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How to support grieving children back to school

Going back to kura / school after a bereavement can actually offer some normality and security for tamariki / children – here are 10 ways to support your child back to school after a death.

The death of a loved one is difficult at any age, but for tamariki / children and mātātahi / young people, it can be really tough as they don’t usually have access to the resources needed to help them navigate, understand and cope with their loss and grief.

Especially because grief isn’t static. It’s an ongoing process that tamariki / children and mātātahi / young people carry with them throughout their lives as grief moves on its own terms.

How to support grieving children back to school

Going back to kura / school after a bereavement can actually offer some normality and security for tamariki / children. The intensity of living within a grieving household, without normal routines like friendships, kura / school, sports and clubs, can be difficult.

Having the support of a close whānau member or friend, including teachers, is really important as your taitamaiti / child prepares to return to kura / school. Grieving tamariki / children need someone they trust who can answer the tough questions about life and death in an open, honest, age-appropriate way that acknowledges and respects their feelings.

10 ways to support a young person’s return to kura / school after a death

1. Let them know there’s no ‘right way’ to do grief

Mātātahi / young people need to know that grieving is the natural response to the death of a loved one, and that everyone grieves in their own way. Reassure them that however they’re feeling is ok and that it’s normal to feel overwhelmed by feelings or to feel nothing at all. What’s most important is that they feel supported with whatever they’re feeling and thinking, both at home and at kura / school.

2. Tell the kura / school

It’s important that the principal, teacher, dean and/or counsellor knows about the death. This allows them to put a plan in place to best support your taitamaiti / child.  Before you reach out to the kura / school, talk to your taitamaiti / child about it, so they’re comfortable with the plan and understand the reason why you’re speaking to their teachers.

If this is too hard for you, you could ask a trusted whānau member to do this for you or with you.

3. Give the kura / school some background

If your taitamaiti / child is starting a new kura / school or class, staff won’t know them, which means they might not notice any out-of-ordinary behaviour or mood changes. Providing them with some background on your child’s personality and typical behaviour will help them recognise any signs that your taitamaiti / child may be struggling.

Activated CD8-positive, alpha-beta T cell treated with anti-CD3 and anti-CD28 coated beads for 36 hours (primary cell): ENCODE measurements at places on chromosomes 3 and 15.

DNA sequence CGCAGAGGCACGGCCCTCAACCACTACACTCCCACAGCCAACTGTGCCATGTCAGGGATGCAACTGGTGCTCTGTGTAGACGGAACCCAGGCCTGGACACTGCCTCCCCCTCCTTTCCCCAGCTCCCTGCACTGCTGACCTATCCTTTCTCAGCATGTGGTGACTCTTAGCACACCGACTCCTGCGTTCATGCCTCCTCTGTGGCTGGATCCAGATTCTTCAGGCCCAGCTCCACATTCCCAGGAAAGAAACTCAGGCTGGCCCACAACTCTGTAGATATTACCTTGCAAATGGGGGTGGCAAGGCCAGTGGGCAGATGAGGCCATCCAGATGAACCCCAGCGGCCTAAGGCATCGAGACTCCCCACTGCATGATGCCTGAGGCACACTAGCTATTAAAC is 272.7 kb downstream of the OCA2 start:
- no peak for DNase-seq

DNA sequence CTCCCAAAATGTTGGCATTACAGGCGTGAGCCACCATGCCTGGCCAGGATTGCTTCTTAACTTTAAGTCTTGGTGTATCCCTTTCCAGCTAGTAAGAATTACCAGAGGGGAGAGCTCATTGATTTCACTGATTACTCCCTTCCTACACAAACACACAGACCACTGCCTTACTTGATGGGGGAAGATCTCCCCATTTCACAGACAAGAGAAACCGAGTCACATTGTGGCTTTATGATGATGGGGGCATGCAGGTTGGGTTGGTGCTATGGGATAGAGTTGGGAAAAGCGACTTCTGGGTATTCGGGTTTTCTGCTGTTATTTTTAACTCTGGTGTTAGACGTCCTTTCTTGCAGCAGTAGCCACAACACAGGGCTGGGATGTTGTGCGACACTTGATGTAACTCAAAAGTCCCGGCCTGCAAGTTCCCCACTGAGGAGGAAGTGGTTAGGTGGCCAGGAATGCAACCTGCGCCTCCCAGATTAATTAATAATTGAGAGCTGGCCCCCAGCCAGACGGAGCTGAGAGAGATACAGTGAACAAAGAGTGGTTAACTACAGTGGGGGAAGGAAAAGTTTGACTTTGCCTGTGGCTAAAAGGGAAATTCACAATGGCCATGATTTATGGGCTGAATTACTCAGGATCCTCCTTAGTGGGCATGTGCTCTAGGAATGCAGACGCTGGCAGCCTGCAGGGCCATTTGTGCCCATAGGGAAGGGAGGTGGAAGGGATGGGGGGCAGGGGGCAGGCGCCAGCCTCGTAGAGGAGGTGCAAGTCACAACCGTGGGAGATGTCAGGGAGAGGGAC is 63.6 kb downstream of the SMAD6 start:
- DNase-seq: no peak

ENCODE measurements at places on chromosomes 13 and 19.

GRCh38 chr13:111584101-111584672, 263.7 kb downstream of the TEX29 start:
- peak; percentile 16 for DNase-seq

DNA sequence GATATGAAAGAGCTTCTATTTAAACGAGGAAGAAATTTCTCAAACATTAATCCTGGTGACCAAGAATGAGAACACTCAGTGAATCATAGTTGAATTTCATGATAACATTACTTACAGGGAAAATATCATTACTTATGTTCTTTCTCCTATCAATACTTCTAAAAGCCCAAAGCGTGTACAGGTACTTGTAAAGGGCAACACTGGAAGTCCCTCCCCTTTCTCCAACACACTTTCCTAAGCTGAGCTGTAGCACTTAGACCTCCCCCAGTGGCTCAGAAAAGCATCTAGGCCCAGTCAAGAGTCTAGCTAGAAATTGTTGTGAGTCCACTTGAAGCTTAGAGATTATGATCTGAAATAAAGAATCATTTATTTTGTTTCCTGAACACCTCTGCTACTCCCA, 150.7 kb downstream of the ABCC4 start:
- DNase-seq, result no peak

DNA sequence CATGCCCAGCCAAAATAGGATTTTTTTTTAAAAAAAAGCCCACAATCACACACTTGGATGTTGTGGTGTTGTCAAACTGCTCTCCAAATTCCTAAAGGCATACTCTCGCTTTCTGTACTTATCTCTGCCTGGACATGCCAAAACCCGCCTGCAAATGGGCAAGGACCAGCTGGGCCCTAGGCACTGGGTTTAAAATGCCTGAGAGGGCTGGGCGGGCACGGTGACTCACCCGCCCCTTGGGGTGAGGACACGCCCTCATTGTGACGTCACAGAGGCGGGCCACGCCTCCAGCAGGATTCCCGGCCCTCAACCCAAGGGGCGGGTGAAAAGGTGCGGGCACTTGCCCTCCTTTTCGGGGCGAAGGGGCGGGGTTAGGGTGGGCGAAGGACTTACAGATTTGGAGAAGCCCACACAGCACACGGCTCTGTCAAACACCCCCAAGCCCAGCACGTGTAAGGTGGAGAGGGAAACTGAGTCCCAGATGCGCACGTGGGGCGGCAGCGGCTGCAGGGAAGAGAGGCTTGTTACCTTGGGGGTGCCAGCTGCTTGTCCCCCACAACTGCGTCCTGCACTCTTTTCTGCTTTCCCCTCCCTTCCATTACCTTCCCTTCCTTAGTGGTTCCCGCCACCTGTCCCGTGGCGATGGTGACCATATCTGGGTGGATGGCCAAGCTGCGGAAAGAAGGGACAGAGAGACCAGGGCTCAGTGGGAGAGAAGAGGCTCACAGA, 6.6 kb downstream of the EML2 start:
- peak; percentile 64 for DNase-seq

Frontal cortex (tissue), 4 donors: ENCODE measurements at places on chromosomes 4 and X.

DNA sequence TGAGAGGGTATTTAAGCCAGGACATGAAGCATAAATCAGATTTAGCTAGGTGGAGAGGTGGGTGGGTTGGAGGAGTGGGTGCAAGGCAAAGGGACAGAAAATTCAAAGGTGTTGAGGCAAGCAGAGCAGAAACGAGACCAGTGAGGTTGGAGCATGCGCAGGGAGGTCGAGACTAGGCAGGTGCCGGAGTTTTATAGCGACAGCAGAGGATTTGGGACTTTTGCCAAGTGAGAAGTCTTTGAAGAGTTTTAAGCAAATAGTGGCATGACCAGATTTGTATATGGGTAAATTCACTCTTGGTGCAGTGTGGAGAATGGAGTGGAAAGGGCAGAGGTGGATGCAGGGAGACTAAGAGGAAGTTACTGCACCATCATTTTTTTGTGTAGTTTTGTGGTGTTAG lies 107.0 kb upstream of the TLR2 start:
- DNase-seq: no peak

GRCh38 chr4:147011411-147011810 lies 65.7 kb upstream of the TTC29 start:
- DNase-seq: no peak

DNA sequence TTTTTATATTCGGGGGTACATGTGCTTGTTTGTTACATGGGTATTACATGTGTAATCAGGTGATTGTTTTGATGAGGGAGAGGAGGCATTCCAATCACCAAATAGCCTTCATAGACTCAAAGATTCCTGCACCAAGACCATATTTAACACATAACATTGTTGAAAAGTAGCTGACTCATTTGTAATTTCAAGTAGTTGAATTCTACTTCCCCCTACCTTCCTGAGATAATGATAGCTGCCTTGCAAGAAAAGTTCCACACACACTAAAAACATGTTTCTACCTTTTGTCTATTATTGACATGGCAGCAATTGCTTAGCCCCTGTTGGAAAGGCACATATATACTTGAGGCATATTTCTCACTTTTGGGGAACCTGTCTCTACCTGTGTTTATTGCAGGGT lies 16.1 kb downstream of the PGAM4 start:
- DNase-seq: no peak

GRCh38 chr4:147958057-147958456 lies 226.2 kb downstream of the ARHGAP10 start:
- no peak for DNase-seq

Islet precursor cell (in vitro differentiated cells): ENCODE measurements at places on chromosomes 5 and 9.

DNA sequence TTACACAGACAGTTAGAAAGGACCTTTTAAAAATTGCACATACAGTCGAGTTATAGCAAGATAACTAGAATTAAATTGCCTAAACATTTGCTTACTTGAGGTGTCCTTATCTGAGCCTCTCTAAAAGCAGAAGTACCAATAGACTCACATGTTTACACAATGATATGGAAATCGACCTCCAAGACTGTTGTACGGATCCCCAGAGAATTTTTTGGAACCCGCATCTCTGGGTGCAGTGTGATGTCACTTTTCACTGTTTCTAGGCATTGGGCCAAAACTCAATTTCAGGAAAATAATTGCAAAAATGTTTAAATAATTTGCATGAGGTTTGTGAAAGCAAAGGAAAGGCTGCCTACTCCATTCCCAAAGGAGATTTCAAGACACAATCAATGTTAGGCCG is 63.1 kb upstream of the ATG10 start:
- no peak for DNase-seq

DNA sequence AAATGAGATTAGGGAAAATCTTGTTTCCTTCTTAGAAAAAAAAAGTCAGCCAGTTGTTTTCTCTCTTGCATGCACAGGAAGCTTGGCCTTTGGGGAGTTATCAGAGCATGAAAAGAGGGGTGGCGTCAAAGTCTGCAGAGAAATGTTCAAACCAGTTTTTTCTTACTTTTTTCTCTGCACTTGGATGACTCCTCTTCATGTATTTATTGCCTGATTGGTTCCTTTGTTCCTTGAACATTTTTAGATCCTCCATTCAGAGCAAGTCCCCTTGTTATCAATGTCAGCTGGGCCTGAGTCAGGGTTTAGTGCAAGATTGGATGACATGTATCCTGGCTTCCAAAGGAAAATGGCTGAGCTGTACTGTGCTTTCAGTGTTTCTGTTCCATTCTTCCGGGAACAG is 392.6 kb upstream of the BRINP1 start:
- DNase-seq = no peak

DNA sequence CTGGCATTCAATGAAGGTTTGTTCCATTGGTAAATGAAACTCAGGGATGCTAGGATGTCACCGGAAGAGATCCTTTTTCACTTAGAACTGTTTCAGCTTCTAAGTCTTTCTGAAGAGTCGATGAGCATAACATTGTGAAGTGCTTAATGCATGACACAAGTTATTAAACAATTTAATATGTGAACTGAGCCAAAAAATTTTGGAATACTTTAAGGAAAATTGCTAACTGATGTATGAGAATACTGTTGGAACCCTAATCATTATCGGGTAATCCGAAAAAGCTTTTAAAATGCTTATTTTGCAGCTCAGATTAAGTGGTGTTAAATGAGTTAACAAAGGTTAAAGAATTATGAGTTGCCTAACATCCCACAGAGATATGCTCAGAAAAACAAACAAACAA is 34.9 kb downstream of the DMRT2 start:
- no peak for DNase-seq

4. Check in with staff

Checking in regularly with staff will help you pick up on any changes in behaviour or grief symptoms that might be concerning. Like some bereaved mātātahi / young people might find it hard to concentrate or may:

  • Be more tired (and irritable).
  • Be more sensitive to comments.
  • Be more wrapped up in their own feelings and fail to take others’ feelings into account.
  • Show anger or frustration about their loss.

As grief is a long, ongoing process, some of these things might not appear for a while after the death.

5. Dealing with other children’s reactions

Other tamariki / children may have different reactions when they find out your taitamaiti / child has experienced the death of a loved one. Some can be unknowingly insensitive, hurtful or inappropriate.  

Have a chat to your taitamaiti / child about others’ reactions, how they might respond and what information they’re happy to share with others.

6. Have a return-to-kura / school plan

Every taitamaiti / child will have different thoughts and feelings about how they want their return to kura / school to be managed. Some might want a low-key, quiet one. Others might want some special time with classmates and teachers to talk about what they’ve been through. Where you can, involve them in their return-to-kura / school plan and get their input.

7. Practise and prepare

Some tamariki / children don’t want to, or don’t feel ready, to talk about their loss with others. It might be helpful to practise conversations with them and prepare them for difficult questions. Tamariki / children often don’t want to feel different from their friends, but grief can make them feel that way. Help your taitamaiti / child learn ways to respond to comments that may make them feel uncomfortable.

8. Make teachers aware of significant dates

Let your child’s teacher know when the bereavement anniversary is and if certain days of the year may be upsetting for them, like Mother’s Day, Father’s Day and Kirihimete / Christmas. It can be really difficult if their class is busy making cards for their loved ones and talking about their plans to celebrate. Offering your taitamaiti / child a choice as to what they would like to do could help, like making a card to remember their loved one.

9. Look after yourself

When helping mātātahi / young people with grief and loss it’s important to be aware of your own feelings. Children’s grief experiences may be emotionally demanding and may trigger feelings and memories about your own grief experiences.

10. Get support

You’re not alone - there are people, agencies and services that can help, including us. We offer 1-on-1 therapy to tamariki / children and mātātahi / young people affected by grief in the whānau, as well as extensive online resources.